The Mothman was debunked before it was named. Then someone tried desperately to link that poor heron to the collapse of a bridge over a month after the sightings.

So while other local and regional monsters are pretty lousy, Mothman to me holds the title of Stupidest Monster. Its mythos is lazy, it was so easy and quick to be debunked that you can’t even have the fun of pretending that maybe it could be a thing, and even if you could it’s… a big moth. Maybe a man with moth wings (and in reality, he was never described as having moth wings so…) if you’re being charitable, but that’s as good as you get.

Angel from X-men would laugh at this dope and they had to give him a sword to make him useful.

Normally on this old monster, I take decent but aging monsters and knock them up a notch. For this though… imagine a home makeover show where the home in question is a tin shack with four rusting walls and a raccoon infestation.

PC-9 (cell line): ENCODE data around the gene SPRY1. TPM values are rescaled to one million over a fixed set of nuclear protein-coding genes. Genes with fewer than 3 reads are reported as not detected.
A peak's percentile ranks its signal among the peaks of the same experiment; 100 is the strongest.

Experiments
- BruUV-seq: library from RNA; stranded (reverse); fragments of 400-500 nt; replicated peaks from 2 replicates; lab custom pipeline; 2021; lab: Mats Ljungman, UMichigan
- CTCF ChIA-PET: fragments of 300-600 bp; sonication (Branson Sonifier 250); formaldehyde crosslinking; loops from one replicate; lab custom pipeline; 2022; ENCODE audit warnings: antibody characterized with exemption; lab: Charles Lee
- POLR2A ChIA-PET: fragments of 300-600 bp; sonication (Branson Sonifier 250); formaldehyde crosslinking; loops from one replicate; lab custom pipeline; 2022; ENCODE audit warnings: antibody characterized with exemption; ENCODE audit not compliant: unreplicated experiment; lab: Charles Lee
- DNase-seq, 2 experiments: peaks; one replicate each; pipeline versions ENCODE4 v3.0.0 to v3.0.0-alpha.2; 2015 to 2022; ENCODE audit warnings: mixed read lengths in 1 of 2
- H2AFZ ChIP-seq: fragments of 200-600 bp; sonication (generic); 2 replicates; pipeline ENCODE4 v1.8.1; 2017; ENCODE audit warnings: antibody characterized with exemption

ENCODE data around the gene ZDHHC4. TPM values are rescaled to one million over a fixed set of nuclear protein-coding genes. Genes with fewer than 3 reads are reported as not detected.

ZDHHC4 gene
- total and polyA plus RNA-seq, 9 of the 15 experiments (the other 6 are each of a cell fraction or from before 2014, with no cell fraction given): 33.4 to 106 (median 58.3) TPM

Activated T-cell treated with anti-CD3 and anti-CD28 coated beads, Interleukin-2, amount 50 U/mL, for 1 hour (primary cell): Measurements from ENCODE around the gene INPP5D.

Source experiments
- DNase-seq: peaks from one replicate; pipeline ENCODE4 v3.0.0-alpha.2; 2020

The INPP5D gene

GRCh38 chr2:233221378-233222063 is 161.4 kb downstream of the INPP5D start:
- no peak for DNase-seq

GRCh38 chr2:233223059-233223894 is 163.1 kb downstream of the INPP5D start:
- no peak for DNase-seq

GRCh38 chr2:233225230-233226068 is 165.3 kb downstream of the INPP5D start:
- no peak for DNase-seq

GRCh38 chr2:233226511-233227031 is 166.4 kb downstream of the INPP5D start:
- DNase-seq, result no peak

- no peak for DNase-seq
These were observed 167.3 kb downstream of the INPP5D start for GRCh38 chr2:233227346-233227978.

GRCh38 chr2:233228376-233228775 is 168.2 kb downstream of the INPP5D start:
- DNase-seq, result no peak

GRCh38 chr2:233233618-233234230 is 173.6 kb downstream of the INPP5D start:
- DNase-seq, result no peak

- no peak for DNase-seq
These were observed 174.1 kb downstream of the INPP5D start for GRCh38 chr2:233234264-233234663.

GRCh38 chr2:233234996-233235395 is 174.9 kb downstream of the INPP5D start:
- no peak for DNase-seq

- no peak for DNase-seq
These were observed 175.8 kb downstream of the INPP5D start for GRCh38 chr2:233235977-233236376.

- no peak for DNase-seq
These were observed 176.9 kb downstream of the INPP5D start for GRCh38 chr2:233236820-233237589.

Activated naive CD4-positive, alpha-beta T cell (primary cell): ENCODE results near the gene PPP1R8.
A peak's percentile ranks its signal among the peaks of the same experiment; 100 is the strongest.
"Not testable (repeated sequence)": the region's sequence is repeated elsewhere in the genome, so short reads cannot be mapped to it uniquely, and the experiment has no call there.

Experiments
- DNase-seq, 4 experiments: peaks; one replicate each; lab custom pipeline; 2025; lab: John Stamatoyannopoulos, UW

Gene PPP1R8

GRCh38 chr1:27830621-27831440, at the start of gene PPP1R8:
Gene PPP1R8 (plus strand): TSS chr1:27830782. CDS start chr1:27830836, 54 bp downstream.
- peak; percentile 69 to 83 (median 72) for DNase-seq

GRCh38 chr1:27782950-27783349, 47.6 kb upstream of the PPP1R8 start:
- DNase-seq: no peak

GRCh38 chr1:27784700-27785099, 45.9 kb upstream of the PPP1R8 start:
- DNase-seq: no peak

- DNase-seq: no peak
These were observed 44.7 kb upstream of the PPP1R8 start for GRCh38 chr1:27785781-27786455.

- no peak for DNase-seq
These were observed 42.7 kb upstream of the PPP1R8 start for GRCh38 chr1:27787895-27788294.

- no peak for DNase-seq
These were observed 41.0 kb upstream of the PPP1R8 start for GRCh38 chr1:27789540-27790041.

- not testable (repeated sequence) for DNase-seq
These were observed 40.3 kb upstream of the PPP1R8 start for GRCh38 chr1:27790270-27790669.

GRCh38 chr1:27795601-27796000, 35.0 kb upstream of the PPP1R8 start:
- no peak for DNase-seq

There’s not a lot to work with is what I’m saying.

Time for a complete overhaul.

Normally, I would start with the mythology of the critter in question, but… I’ve just told you: a handful of people saw a heron who had never seen a heron before and someone called it a Mothman.

Boom. Done.

So what I have to work with here are herons and moths. Yay.

Well actually, these two animals have pretty decent mythological pedigrees themselves. Herons are symbols of the sun and messengers of the gods. Moths, like butterflies are symbols of death and rebirth and the scales that make up the colorful patterns on their wings are often portrayed as a magical powder of some form or other.

These are things we can work with.

In particular, there’s a recurring belief among both Native American and Asian cultures that moths are the returned spirits of the dead coming to visit their loved ones.

Meanwhile, herons are relatives of egrets, birds who often forge symbiotic relationships with larger animals such as rhinos and elephants; eating the insects that irritate and annoy their hosts.

Hmm. By George, I think I’ve got something.

The Build

Let us consider a neo-Mothman; a flying humanoid creature with wings like those of a heron that glow as if with an inner light. And by inner light, I mean thousands of symbiotic spirit-moths hanging from the being’s feathers.